A carefully positioned front-to-back, or anterior-posterior X-ray film is taken as shown diagrammatically in FIG. 7. In a similar manner same is performed for a lateral film as in FIG. 8. Close examination of said films will disclose the correct path 23 to be taken. A line is drawn upon the surface of the X-ray film extending from the target site outward through the center of the distal ball 18 and beyond thence through the protractor 34. The central lead core 33 of the protractor shaft 31 and individual lead-filled surface grooves 34" of the protractor 34 are clearly visible on the X-ray film as shown diagrammatically in FIG. 9, thus permitting an accurate angular correction to be determined for both anterior-posterior and lateral planes. The protractor assembly 21 and distal ball 18 alone are carefully moved so as to correspond to the desired path 23 to the brain target 40. Following this, recheck or confirmatory X-ray films may be taken in the two planes. The set screw 19 holding the distal ball 18 is now firmly tightened. No further movements of the instrument 10 relative to the head 39 may now be permitted. Both the pointer assembly 17 and protractor assembly 21 are now removed.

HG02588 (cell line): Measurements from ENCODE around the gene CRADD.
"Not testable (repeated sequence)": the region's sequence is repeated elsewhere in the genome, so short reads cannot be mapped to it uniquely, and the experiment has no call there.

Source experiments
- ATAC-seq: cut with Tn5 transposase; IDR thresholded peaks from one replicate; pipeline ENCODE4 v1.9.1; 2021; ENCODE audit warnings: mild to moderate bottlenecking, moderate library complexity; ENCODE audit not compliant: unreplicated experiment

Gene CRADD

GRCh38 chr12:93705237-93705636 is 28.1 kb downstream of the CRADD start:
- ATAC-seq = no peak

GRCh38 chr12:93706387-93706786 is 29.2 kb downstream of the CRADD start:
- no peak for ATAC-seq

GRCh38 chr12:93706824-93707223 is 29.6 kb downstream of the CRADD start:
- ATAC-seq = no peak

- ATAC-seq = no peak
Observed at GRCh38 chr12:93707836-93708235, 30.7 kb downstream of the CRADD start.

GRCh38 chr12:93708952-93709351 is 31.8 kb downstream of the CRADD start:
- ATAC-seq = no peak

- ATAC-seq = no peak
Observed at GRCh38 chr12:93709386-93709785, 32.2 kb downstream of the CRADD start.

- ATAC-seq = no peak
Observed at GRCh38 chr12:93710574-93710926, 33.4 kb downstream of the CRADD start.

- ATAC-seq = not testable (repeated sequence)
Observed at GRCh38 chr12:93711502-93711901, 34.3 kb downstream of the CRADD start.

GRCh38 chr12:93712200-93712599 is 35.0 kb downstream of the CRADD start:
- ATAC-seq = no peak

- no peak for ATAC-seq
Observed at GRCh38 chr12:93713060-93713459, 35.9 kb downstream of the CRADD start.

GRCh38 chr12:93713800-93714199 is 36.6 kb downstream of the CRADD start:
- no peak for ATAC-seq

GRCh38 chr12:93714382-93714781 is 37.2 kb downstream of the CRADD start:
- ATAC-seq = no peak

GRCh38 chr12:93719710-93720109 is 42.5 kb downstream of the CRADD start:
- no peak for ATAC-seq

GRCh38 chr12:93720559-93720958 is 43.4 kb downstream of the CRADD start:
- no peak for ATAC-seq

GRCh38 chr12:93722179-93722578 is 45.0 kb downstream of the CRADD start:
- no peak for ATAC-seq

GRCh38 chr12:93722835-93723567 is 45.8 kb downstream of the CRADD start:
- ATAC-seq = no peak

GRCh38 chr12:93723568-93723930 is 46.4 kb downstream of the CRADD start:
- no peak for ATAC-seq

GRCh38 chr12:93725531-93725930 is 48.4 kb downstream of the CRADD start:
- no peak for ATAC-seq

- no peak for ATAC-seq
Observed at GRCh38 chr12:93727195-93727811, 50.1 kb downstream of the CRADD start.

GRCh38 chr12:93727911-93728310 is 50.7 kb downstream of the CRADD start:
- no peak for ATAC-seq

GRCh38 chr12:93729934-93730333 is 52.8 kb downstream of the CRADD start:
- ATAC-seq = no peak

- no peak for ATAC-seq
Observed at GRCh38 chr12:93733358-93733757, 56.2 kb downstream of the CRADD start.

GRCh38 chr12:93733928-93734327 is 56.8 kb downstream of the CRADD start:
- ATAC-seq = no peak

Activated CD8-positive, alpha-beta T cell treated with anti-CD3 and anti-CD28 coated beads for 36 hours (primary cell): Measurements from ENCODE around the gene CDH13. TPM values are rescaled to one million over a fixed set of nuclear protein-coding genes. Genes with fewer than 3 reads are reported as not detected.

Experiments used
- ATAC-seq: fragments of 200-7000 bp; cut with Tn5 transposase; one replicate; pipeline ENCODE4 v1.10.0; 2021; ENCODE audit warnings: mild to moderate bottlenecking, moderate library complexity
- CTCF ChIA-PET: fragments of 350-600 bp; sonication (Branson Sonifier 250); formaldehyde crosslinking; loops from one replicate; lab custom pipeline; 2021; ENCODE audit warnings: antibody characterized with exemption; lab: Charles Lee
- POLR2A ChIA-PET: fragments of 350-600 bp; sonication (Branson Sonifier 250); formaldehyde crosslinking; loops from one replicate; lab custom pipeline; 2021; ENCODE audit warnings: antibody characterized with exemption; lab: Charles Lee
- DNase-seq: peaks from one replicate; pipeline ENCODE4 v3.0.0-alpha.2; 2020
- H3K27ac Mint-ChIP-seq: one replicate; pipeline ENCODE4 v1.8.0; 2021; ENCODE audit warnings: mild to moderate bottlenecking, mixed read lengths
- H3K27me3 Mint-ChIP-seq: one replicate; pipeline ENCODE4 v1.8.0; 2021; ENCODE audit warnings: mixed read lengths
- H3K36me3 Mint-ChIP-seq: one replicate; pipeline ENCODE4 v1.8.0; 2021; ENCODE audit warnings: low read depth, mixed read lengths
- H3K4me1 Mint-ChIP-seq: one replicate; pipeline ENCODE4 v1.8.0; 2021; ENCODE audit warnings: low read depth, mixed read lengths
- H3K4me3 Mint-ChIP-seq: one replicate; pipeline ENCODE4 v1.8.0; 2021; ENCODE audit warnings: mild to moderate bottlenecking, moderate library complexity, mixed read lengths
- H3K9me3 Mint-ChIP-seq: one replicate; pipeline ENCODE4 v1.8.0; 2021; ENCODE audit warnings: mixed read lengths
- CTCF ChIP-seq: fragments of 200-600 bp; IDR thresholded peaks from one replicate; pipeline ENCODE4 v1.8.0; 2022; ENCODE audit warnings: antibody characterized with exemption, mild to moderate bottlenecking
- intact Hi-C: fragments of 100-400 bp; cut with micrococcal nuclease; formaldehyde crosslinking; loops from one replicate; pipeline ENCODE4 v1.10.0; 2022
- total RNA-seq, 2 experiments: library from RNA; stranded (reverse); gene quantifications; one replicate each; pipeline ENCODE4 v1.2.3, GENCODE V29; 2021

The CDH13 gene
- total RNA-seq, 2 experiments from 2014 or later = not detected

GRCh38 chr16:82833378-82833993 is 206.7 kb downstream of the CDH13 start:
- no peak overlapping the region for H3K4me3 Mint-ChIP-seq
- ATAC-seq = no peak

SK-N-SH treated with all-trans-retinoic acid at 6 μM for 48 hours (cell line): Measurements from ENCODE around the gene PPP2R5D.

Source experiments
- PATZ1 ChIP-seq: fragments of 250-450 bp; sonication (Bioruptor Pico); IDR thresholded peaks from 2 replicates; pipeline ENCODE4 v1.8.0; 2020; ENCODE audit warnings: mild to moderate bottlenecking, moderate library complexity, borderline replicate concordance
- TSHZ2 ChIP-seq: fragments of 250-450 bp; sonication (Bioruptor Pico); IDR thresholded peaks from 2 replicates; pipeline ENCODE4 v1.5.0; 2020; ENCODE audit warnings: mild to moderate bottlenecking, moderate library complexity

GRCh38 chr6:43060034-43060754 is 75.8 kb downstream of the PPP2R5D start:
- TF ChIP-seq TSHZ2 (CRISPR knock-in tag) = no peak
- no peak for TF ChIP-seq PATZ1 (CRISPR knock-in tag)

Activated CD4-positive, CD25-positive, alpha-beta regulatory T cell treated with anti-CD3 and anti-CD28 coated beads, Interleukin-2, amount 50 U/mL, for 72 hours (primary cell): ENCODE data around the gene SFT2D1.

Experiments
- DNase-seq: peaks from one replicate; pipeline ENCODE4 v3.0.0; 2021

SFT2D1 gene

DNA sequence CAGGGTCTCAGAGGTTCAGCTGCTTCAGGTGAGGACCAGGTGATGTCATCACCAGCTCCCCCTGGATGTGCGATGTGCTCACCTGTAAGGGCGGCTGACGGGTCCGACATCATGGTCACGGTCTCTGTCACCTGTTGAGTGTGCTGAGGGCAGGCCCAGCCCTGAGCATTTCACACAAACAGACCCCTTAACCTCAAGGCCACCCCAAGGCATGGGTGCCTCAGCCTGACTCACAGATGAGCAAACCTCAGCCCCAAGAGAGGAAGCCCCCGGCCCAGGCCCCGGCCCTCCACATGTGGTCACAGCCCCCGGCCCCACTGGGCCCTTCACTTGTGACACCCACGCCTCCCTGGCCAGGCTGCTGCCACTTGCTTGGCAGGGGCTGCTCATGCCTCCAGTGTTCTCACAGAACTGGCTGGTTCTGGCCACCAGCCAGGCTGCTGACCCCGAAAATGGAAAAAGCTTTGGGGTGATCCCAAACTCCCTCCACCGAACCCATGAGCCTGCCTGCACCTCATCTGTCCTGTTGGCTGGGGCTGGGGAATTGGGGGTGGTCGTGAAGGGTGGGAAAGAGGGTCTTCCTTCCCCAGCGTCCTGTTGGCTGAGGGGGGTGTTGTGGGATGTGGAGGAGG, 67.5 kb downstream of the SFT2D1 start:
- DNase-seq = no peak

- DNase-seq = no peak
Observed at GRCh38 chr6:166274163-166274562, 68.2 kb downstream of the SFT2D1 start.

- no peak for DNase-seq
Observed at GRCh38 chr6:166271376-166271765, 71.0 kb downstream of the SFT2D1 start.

As is shown diagrammatically in FIG. 10, a drill is passed through the guide bolt 20 and thence penetrates scalp and bone of the head 39 in the desired path 23.